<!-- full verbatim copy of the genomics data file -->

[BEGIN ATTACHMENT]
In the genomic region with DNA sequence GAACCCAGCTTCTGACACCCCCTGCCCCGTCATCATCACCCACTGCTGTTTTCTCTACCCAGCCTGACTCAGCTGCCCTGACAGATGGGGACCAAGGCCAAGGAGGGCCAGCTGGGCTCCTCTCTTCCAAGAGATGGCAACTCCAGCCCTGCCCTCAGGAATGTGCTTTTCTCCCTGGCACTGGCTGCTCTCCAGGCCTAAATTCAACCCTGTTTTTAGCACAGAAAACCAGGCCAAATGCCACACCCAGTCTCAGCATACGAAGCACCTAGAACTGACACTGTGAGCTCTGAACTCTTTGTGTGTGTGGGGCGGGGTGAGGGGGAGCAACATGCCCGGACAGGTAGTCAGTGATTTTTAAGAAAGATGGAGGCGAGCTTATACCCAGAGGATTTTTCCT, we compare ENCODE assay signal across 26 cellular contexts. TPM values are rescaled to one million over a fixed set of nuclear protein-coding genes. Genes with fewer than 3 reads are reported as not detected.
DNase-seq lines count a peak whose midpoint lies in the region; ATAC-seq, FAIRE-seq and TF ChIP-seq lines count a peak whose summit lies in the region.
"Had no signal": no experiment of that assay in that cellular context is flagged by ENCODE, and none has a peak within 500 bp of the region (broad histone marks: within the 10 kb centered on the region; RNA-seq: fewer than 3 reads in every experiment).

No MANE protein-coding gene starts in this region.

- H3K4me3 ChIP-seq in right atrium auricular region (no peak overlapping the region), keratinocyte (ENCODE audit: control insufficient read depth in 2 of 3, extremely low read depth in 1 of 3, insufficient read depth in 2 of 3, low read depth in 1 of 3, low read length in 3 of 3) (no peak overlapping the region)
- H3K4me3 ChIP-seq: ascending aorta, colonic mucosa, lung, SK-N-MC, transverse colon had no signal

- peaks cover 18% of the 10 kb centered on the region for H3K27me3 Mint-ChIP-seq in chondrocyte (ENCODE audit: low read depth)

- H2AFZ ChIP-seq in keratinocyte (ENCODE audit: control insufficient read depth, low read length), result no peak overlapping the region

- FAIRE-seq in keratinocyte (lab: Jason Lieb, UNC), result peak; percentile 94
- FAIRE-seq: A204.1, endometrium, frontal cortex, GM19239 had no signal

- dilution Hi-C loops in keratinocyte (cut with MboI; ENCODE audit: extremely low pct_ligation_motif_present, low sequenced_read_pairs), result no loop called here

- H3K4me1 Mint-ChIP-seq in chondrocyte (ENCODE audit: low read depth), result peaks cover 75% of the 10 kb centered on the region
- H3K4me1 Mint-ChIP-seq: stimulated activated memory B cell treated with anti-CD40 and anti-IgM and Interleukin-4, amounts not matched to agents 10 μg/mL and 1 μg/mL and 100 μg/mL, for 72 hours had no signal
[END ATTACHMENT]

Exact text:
In the genomic region with DNA sequence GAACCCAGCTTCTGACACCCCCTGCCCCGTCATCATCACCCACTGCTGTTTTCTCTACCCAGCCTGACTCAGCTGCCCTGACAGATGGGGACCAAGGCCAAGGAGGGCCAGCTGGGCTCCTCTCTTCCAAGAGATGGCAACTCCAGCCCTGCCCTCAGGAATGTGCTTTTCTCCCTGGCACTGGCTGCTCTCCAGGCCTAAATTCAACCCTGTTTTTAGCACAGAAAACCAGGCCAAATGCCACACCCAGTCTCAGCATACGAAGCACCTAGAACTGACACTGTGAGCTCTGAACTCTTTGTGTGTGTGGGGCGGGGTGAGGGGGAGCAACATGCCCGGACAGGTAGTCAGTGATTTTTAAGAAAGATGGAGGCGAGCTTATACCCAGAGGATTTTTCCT, we compare ENCODE assay signal across 26 cellular contexts. TPM values are rescaled to one million over a fixed set of nuclear protein-coding genes. Genes with fewer than 3 reads are reported as not detected.
DNase-seq lines count a peak whose midpoint lies in the region; ATAC-seq, FAIRE-seq and TF ChIP-seq lines count a peak whose summit lies in the region.
"Had no signal": no experiment of that assay in that cellular context is flagged by ENCODE, and none has a peak within 500 bp of the region (broad histone marks: within the 10 kb centered on the region; RNA-seq: fewer than 3 reads in every experiment).

No MANE protein-coding gene starts in this region.

- H3K4me3 ChIP-seq in right atrium auricular region (no peak overlapping the region), keratinocyte (ENCODE audit: control insufficient read depth in 2 of 3, extremely low read depth in 1 of 3, insufficient read depth in 2 of 3, low read depth in 1 of 3, low read length in 3 of 3) (no peak overlapping the region)
- H3K4me3 ChIP-seq: ascending aorta, colonic mucosa, lung, SK-N-MC, transverse colon had no signal

- peaks cover 18% of the 10 kb centered on the region for H3K27me3 Mint-ChIP-seq in chondrocyte (ENCODE audit: low read depth)

- H2AFZ ChIP-seq in keratinocyte (ENCODE audit: control insufficient read depth, low read length), result no peak overlapping the region

- FAIRE-seq in keratinocyte (lab: Jason Lieb, UNC), result peak; percentile 94
- FAIRE-seq: A204.1, endometrium, frontal cortex, GM19239 had no signal

- dilution Hi-C loops in keratinocyte (cut with MboI; ENCODE audit: extremely low pct_ligation_motif_present, low sequenced_read_pairs), result no loop called here

- H3K4me1 Mint-ChIP-seq in chondrocyte (ENCODE audit: low read depth), result peaks cover 75% of the 10 kb centered on the region
- H3K4me1 Mint-ChIP-seq: stimulated activated memory B cell treated with anti-CD40 and anti-IgM and Interleukin-4, amounts not matched to agents 10 μg/mL and 1 μg/mL and 100 μg/mL, for 72 hours had no signal